Thursday, February 15, 2018
As I was being wheeled from the ambulance to the emergency room, my friend looked down and admonished me, “If only you didn’t smoke, you would not be here now.” For a moment, I bought into the blame. Soon, I would find out that the chest pains and shortness of breath were the result of my immune cells killing off red blood cells, inflammation in my heart and fluid in my lungs.
When I got home, I added my own unique version of blame. My condition was my fault because I didn’t take good care of myself. Like many of us, I headed off to the health food store to find a natural way to get better. I bought the book Prescription for Nutritional Healing and hunkered down to make a plan. But there were no answers there for me. I reflected on my life and lifestyle looking for clues, looking for somewhere to lay the blame.
If my condition was not caused by smoking and was not caused by lifestyle, then some relatives surely donated faulty genes. I went hunting in the medical history of the family tree. Nothing.
Why me? What caused this? Could my disease have been prevented? Is the universe punishing me for not being good enough? We try desperately to make sense out of the unfathomable. We can languish in the quicksand of why for the rest of our lives. Struggling in quicksand takes a lot of energy. Sooner or later you can struggle no more. We don’t have energy to spare.
Do your searching and when you are done, let it go. Whether you are ill because of something you did or did not do, whether you inherited bad genes, or whether you believe this is some kind of divine retribution does not matter in the end. You have what you have. I have what I have. What matters is what we do right now.
The question isn’t why, it’s what’s next!
(c) Linda Ruescher 2018 from Life Recycled: Creating a New Normal in the Face of Chronic Illness (to be released April 2018)
Thursday, February 8, 2018
• Every pill
• Every treatment
• Every test
• Every medical appointment
…is a reminder that we are sick.
When you are prescribed a new medication do you find yourself reading the caution insert? Do you head over to Google? Do you wonder if you are going to be the lucky one who gets the side effects? I used to mentally rehearse a litany of side effects for each pill I swallowed. This one can cause lymphoma and low platelets. The next one can cause uncontrollable bleeding. The third can cause a bevy of things from diabetes, to cataracts, to thinning bones. I stopped the one that can build up on your retina and make you go blind.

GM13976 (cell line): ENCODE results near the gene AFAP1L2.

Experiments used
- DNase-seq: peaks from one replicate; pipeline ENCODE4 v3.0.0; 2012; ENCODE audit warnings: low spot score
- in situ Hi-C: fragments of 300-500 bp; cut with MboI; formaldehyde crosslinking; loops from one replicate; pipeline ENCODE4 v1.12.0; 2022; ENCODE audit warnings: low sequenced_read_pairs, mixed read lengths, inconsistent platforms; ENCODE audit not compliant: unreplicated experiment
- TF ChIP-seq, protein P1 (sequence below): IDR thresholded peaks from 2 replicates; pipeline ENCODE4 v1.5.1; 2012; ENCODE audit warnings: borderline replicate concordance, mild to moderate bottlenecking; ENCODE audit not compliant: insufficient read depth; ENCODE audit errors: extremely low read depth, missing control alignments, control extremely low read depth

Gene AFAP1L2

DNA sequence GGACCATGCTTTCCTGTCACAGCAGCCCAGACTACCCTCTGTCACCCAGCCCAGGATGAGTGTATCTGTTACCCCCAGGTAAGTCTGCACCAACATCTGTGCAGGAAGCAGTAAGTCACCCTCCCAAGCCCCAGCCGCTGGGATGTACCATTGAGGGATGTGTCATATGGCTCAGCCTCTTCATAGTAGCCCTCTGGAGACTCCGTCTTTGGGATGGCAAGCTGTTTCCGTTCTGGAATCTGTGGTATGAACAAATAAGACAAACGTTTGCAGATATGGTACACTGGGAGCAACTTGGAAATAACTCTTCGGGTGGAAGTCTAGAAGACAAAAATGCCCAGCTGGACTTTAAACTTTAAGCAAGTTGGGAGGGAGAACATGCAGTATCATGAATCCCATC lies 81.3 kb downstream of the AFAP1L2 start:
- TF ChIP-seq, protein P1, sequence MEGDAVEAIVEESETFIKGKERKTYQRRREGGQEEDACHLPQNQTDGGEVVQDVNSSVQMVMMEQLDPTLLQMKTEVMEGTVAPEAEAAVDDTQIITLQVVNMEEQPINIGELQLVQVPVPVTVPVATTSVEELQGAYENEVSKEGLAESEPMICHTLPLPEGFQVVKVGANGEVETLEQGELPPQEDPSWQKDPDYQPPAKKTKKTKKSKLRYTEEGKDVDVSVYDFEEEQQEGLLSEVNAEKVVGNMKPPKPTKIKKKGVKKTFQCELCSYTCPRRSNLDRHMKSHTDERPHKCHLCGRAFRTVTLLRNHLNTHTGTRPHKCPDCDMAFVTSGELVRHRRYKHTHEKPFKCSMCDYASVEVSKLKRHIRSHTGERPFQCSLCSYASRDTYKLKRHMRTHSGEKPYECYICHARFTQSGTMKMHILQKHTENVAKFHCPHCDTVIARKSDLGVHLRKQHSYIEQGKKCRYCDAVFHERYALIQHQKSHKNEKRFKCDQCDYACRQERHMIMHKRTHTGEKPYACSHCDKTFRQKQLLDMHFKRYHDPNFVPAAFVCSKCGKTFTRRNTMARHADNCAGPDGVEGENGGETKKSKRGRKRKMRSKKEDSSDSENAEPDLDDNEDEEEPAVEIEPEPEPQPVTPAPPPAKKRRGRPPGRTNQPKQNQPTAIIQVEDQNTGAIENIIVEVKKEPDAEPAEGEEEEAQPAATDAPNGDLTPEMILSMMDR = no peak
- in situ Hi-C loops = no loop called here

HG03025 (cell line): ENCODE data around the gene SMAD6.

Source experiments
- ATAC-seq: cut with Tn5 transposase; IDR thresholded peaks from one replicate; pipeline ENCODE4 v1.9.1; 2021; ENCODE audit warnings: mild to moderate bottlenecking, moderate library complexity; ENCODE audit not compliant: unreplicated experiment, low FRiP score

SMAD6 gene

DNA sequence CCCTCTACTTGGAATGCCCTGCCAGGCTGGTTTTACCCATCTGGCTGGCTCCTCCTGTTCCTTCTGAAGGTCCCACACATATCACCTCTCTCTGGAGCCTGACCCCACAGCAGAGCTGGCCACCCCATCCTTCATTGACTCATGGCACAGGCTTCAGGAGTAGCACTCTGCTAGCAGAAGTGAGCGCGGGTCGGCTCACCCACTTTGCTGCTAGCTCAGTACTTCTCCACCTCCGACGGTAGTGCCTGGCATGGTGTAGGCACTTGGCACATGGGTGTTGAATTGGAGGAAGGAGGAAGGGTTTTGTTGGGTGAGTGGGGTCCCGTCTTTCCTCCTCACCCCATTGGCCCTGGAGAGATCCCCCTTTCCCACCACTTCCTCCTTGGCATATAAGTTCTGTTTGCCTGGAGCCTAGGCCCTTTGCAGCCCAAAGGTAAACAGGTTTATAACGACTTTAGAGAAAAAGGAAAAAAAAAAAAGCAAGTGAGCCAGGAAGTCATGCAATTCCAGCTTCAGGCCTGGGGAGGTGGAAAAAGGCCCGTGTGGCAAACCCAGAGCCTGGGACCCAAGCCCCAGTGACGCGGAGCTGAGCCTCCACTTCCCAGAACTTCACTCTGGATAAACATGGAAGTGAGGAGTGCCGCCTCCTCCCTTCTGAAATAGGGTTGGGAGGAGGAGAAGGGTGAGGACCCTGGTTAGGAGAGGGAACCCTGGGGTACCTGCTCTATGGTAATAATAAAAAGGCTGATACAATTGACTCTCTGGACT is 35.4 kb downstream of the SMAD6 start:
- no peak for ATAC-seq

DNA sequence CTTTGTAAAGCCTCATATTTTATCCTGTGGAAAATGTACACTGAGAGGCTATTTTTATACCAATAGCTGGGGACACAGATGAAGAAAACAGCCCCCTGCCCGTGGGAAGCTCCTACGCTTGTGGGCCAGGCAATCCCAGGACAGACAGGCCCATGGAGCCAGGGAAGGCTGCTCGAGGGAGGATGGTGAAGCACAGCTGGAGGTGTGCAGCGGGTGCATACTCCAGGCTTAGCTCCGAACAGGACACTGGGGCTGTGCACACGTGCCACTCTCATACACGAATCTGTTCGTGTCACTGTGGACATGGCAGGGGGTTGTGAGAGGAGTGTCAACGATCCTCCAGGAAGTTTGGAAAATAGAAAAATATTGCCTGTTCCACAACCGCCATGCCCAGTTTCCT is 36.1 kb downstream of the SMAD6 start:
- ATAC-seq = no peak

We can change our relationship with medications by changing what we think. I cried when I went on chemotherapy. Years later, in a period of remission, I cried when my doctor considered taking me off chemotherapy! What made the difference? I embraced the good things the medication can do. I replaced the litany of negative side effects with a litany of knowledge and gratitude.
Before taking the first pill, I say this aloud, “I am thankful that I live in a time and place where there are smart doctors and scientists who figured out medicines that can help me."
Old Linda: This pill can cause lymphoma. What if I get lymphoma?
New Linda: This pill allows me to keep my own kidneys and avoid dialysis or a transplant.
Old Linda: This pill can cause blindness.
New Linda: This pill helps prevent flares. If I have my eyes checked I can stop if there are problems.
Old Linda: This pill can cause osteoporosis, cataracts, high blood pressure and more.
New Linda: This pill prevents my spleen from eating my red blood cells. I can monitor side effects.
Old Linda: This pill can cause uncontrolled bleeding.
New Linda: This pill will prevent another blood clot in my lungs. I can check my blood monthly and adjust the dose.
What script will you write for yourself? How will you reframe your relationship with medication?
I embrace my medications with knowledge and gratefulness.
(c) 2018 Linda Ruescher from Life Recycled: Creating a New Normal in the Face of Chronic Illness. Release date April 2018.
Thursday, February 1, 2018
A friend gave me a book, Lupus: The First Year. The book sat, unopened and face down on the table for a month. I could not bring myself to look at the cover much less read anything. I had questions. I wanted to know but was simultaneously terrified to know what my life would be like going forward. By the time I saw the doctor again, I had three burning questions. Will this kill me? Is it progressive? Will I lose my independence? His answer was the same for every question. “We don’t know.”
Chronic illnesses are often unpredictable. Symptoms may come and go. Often, these illnesses take years to diagnose. When we finally have a diagnosis, we think, “Now that there is a name for what’s wrong with me, we can fix it.” But the relief of having a name for what’s wrong fades as we learn that there are seldom answers to our own burning questions.
Fifteen years later, I posted an infographic on my Facebook page. “29 out of 100 patients will die from complications of lupus.” A newly diagnosed person saw that infographic. She berated me for scaring her with that post. I would have been scared too. Ignoring the facts won’t make them go away. You have a chronic illness. Whether you know about it or not, you still have a chronic illness. But in the end, knowing is better than not knowing. Because I know my risks, I can take action to mitigate those risks. You can too.
Even if I am afraid, I will continue to learn about my chronic illness.
(c) Linda Ruescher 2018
From Life Recycled: Creating a New Normal in the Face of Chronic Illness. Release on April 1, 2018.